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Al Qaeda in the Arabian Peninsula announced that is has formed the Aden-Abyan Army, to "liberate the country".

 

Meanwhile, intense clashes were reported across the south of the country. A top policeman was shot dead and many others, including a number of soldiers, were killed in separate incidents in Yemen’s southern province of Abyan, security officials said.

 

Protests were reported across the south to mark the 47th anniversary of the launch of Yemen’s uprising against British colonial rule. The protest in Mudia, east of Abyan’s capital Zinjibar, which has been a focus of separatist sentiment in the south, led to deadly clashes between demonstrators and security personnel.

 

The security official blamed the shooting on supporters of the Southern Movement, a coalition of autonomist and pro-independence groups. But Southern Movement official Abbas al-Assal denied its supporters were involved in the shooting, saying it was carried out by a masked man "who belongs to Al Qaeda".

 

The Sanaa government has occasionally accused the Southern Movement, a coalition of secessionist and autonomist groups, of allying with Al Qaeda, a charge the movement denies.

 

Separately, militants ambushed a military convoy, killing and wounding several soldiers in the town of Nahila, where intense clashes are continuing between suspected Al Qaeda militants and the army.

 

Abyan Governor Ahmed Mohamed al-Maisari narrowly escaped an ambush on his convoy yesterday.

 

October 1-15, 2010

 

 

Analysis and Forecast: Increasing Risk


 

The south of the country is rapidly descending into chaos. Exact figures of the casualties are difficult to confirm, but reports suggest tens have been killed.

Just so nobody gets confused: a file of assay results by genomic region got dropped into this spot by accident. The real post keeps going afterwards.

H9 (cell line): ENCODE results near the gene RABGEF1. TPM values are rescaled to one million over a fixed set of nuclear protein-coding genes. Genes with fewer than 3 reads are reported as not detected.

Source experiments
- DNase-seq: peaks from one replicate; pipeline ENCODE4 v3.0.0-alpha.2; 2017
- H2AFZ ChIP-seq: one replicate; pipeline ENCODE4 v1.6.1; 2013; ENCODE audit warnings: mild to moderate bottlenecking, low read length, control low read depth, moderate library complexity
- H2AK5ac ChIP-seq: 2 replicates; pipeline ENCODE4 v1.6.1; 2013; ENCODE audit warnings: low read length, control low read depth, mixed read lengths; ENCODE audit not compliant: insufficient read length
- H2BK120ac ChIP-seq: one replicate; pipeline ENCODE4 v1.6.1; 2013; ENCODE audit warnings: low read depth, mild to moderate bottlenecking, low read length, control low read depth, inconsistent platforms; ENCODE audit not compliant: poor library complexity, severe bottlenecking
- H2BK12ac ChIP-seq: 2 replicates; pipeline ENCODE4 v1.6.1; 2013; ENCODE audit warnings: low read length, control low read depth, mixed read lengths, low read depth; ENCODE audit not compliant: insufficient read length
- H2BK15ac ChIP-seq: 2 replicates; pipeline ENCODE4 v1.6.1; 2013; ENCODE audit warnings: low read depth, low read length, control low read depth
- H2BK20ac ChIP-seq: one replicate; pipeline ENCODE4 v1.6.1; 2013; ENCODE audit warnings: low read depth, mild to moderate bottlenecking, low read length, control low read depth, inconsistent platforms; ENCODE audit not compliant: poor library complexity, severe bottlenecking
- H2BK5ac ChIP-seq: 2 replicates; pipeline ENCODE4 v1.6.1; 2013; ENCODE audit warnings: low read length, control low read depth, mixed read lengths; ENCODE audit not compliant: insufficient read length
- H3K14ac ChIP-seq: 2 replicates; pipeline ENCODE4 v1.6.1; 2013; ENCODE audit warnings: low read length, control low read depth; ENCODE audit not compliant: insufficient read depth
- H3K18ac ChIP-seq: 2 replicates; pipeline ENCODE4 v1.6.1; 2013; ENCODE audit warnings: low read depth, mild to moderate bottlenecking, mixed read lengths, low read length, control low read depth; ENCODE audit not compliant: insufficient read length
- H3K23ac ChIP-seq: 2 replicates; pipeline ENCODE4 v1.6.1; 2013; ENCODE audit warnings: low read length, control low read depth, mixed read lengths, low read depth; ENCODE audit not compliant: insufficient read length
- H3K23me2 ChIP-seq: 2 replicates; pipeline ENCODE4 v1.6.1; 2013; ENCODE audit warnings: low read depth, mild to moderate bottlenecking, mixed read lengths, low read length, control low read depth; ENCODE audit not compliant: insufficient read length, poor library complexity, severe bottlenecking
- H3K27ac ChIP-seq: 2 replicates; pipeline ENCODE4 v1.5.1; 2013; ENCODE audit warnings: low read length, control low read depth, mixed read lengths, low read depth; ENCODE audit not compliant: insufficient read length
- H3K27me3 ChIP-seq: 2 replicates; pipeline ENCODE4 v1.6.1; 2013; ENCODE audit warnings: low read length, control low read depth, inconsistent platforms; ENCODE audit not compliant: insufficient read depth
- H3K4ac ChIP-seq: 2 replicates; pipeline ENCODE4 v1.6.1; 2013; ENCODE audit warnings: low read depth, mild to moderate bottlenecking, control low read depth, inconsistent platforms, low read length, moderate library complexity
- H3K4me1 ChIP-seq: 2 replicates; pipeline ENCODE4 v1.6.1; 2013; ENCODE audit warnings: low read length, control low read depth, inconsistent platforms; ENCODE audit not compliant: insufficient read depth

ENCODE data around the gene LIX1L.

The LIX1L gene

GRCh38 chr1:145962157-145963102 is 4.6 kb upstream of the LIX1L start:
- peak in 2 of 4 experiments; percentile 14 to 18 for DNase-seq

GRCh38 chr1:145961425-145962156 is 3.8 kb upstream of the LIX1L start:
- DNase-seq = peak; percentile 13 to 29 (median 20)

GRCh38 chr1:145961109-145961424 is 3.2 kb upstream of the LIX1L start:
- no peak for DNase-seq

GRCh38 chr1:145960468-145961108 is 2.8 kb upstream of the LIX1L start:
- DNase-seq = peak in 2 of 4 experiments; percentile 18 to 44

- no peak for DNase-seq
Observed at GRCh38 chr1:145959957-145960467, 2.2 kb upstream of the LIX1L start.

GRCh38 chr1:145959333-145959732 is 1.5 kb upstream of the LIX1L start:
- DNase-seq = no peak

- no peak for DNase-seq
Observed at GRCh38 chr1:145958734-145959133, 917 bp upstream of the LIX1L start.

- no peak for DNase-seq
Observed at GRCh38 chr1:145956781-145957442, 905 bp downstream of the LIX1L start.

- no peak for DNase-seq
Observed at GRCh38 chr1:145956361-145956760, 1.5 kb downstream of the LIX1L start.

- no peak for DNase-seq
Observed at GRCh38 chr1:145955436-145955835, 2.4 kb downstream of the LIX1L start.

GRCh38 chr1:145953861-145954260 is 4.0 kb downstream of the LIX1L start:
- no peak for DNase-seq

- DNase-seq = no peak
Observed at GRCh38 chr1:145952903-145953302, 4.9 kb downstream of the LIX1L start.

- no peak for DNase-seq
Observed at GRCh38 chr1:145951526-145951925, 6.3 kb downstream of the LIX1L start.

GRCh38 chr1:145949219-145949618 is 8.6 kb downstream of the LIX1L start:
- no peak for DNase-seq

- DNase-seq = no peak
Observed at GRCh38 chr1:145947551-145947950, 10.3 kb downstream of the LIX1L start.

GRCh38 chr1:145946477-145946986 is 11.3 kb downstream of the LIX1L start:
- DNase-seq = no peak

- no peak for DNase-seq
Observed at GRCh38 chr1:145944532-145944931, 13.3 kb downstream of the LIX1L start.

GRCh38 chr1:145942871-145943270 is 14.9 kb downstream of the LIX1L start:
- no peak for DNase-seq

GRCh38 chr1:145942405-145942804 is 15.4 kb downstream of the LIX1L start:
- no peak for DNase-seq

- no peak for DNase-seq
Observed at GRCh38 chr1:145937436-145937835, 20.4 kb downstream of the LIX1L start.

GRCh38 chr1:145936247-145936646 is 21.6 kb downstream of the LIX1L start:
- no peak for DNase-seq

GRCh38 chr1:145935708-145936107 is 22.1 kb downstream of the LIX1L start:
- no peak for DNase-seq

However, the most serious development was the announcement by Al Qaeda that they are forming the "Aden-Abyan" army to "liberate the country". Al Qaeda have chosen to call the army "Aden-Abyan", rather than Yemen, to make it appeal to the southerners, who are increasingly frustrated with the central government which they are beginning to view as occupiers. This serves to rally southerners, many of whom are sympathetic to Al Qaeda, around Al Qaeda’s new army. With the south increasingly likely to secede, Al Qaeda has now even further strengthened its position.

 

Although the central government relies on US and Western military support, it cannot be seen to openly rely on this as this can only lead to further rallying of the southerners around Al Qaeda’s new army, and use this as a liberating force both to liberate themselves from what they see as the occupation of the northerners as well as the foreign forces, should they openly intervene. The central government’s choices are increasingly being limited as the agenda seems to be driven by Al Qaeda and the seperatists. If it were to avoid a catastrophic collapse and not only threaten the country but the rest of the Gulf, the central government needs to heavily concede and offer to share power with the southerners, opening up both government and army jobs. Otherwise, the situation appears to be heading to total collapse.